Keywords: Residential location, constrained Logit, capacity constraints, sampling, Ilede- France
    JEL: C35 R21 R31
    Date: 2007
  2. By: Cizek,Pavel (Tilburg University, Center for Economic Research)
    Abstract: The binary-choice regression models such as probit and logit are used to describe the effect of explanatory variables on a binary response variable. Typically estimated by the maximum likelihood method, estimates are very sensitive to deviations from a model, such as heteroscedasticity and data contamination. At the same time, the traditional robust (high-breakdown point) methods such as the maximum trimmed likelihood are not applicable since, by trimming observations, they induce the separation of data and non-identiffication of parameter estimates. To provide a robust estimation method for binary-choice regression, we consider a maximum symmetrically-trimmed likelihood estimator (MSTLE) and design a parameter-free adaptive procedure for choosing the amount of trimming. The proposed adaptive MSTLE preserves the robust properties of the original MSTLE, signifficantly improves the finite-sample behavior of MSTLE, and additionallyfensures asymptotic efficiency of the estimator under no contamination. The results concerning the trimming identiffication, robust properties, and asymptotic distribution of the proposed method are accompanied by simulation experiments and an application documenting the finite-sample behavior of some existing and the proposed methods.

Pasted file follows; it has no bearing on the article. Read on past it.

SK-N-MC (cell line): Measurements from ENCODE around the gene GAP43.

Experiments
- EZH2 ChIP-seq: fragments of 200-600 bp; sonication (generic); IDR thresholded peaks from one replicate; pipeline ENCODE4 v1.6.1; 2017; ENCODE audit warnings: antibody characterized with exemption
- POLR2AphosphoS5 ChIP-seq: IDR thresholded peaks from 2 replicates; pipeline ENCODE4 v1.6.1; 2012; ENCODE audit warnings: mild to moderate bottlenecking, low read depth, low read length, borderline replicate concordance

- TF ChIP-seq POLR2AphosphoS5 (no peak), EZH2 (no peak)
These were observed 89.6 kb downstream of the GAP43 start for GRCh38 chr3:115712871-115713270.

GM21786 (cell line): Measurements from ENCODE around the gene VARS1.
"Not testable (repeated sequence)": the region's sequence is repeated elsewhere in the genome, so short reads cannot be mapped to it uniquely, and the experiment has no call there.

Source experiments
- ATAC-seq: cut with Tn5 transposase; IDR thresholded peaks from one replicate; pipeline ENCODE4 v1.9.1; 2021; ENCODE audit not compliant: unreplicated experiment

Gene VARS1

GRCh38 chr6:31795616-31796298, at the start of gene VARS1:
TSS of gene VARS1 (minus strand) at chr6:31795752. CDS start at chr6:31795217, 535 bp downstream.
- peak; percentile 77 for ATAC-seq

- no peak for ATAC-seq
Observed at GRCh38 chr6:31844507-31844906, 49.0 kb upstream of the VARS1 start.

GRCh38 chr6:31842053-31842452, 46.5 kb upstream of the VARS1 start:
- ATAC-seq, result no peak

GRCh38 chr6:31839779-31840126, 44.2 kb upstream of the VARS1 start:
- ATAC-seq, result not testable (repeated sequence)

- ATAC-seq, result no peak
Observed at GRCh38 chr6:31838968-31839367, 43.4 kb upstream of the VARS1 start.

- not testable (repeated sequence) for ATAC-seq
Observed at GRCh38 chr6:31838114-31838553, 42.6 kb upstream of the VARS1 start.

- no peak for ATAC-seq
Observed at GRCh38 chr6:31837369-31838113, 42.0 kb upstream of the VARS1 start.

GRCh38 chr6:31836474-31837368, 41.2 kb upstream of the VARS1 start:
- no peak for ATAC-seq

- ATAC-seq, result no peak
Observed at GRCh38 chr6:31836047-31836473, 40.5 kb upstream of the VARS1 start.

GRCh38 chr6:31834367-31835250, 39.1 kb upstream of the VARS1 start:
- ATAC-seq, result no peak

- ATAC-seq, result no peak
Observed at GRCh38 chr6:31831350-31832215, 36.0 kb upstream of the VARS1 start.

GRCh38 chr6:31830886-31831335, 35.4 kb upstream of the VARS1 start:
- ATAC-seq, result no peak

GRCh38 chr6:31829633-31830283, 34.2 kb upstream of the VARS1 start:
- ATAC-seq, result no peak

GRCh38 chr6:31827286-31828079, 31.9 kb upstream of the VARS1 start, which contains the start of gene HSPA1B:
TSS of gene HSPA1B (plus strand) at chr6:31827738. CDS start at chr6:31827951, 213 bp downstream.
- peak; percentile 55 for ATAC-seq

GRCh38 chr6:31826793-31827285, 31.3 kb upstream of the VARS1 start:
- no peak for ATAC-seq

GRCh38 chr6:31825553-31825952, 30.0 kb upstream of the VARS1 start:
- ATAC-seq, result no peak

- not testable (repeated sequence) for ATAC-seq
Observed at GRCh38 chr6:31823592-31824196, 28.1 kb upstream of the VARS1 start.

Keywords: asymptotic efficiency;binary-choice regression;breakdown point;maximum likelihood estimation;robust estimation;trimming
    JEL: C13 C20 C21 C22
    Date: 2007
  3. By: Benoit Dostie (IEA, HEC Montréal); David Sahn
    Abstract: In this paper, we estimate a model of labor market dynamics among individuals in Romania using panel data for three years, 1994 to 1996.Our motivation is to gain insight into the functioning of the labor market and how workers are coping during this period of economic liberalization and transformation that began in 1990. Our models of labor market transitions for men and women examine changing movements in and out of employment, unemployment, and self-employment, and incorporate specific features of the Romanian labor market, such as the social safety net. We take into account demographic characteristics, state dependence, and individual unobserved heterogeneity by modeling the employment transitions with a dynamic mixed multinomial logit.
    Date: 2006–12
  4. By: Guido Citoni (University "La Sapienza" Rome and DULBEA, Free University of Brussels.)